As for Bertie, I like to say (tongue firmly planted in cheek) that I must be Russell's re-incarnation and have three pieces of evidence for it. The first is that both Bertie and I are philosophers. One could mention relative quality of our academic achievements but let's not since that might only hurt some people's feelings. The second is that I was born 11 months after Bertie died. So, that's two months in the aether and nine in mummy. All fits. It is the final, third piece of evidence that is the clincher, though. Neither Russell nor I believe in the least in this re-incarnation claptrap!

  13. Robert C, I took a thorough look at Desire Utilitarianism a few months ago, and I wasn't impressed. Fyfe fails (fatlly refuses) to define the meaning of his moral terms, and so ends up begging the question. However his arguments are so opaque that the fallacy can be difficult to see. You have to keep asking yourself, "what does this moral term actually mean?" and not allow your intuitive feelings about morality to fill the logical gap.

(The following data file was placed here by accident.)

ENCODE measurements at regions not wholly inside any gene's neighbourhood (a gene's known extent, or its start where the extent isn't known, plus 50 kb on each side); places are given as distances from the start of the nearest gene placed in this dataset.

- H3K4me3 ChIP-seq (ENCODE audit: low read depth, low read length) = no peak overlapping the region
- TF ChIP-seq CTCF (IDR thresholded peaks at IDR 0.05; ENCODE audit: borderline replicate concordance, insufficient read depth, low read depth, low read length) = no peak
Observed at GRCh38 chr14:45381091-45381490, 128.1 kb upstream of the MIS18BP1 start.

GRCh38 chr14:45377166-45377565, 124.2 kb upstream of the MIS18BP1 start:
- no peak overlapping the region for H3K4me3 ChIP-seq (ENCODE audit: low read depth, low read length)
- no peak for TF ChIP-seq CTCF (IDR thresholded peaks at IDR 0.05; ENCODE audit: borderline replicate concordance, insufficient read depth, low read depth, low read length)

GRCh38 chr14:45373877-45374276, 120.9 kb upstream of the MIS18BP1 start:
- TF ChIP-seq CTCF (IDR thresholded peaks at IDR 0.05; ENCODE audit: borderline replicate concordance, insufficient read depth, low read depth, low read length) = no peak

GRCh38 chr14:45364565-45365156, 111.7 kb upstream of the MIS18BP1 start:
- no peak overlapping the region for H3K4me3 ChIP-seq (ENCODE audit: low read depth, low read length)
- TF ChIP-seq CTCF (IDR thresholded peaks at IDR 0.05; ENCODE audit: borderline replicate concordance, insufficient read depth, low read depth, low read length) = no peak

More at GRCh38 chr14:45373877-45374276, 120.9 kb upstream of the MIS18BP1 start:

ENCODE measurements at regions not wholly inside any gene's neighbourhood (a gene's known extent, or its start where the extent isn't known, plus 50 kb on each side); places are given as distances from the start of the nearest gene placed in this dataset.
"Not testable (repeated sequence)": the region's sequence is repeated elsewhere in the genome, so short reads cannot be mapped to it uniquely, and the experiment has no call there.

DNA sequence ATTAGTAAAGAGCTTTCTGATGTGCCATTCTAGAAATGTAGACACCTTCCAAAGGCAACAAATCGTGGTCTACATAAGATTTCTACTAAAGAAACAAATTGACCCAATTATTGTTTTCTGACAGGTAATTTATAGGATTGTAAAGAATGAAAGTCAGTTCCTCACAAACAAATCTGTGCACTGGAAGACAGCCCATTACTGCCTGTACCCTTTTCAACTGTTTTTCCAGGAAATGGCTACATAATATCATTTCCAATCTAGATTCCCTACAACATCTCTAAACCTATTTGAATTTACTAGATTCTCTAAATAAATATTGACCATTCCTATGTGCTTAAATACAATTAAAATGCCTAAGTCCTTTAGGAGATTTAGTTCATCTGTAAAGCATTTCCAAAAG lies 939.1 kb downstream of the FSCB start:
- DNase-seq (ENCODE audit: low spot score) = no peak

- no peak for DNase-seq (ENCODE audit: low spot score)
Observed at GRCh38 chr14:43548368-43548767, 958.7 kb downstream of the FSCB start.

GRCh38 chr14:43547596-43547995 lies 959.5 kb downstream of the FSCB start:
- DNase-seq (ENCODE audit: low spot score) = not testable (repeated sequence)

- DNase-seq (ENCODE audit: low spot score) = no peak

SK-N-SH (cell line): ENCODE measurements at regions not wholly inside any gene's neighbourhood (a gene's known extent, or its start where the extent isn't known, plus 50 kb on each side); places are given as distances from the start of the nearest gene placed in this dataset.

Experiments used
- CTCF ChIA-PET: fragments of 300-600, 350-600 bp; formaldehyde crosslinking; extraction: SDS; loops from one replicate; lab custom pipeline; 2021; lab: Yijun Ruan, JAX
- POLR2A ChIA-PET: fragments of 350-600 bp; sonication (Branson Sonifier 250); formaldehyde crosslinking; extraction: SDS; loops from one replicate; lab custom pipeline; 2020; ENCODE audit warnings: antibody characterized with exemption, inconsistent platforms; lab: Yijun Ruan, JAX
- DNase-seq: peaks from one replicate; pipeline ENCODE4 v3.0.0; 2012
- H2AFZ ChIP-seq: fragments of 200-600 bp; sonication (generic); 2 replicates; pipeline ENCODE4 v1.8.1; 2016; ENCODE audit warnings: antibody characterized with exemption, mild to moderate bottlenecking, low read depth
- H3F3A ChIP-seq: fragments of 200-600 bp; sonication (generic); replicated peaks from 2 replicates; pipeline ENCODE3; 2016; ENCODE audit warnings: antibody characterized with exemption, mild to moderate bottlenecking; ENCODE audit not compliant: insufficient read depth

14. It says a lot that Russells "History of Western Philosophy" is still a standard, despite all its faults.

    Massimo did not mention Russell's early championing of a man who many think was the greatest philosopher of the 20th century - Ludwig Wittgenstein. Wittgenstein was a notoriously difficult man, but had a knack of making important friends (another was the economist J.M.Keynes)- I suppose being a genius had something to do with it. Did Wittgenstein surpass his early teacher - afraid I do not know enough to decide!

    As I philosophy novice, I am reading "Philosophy of Science: A Short Introduction" by Samir Okasha who works in the UK. It lives up to its title, is reasonably priced and terrific at explaining things I had hitherto found boring and almost incomprehensible (e.g the difference between "realists" and "anti-realists" in science philosophy.)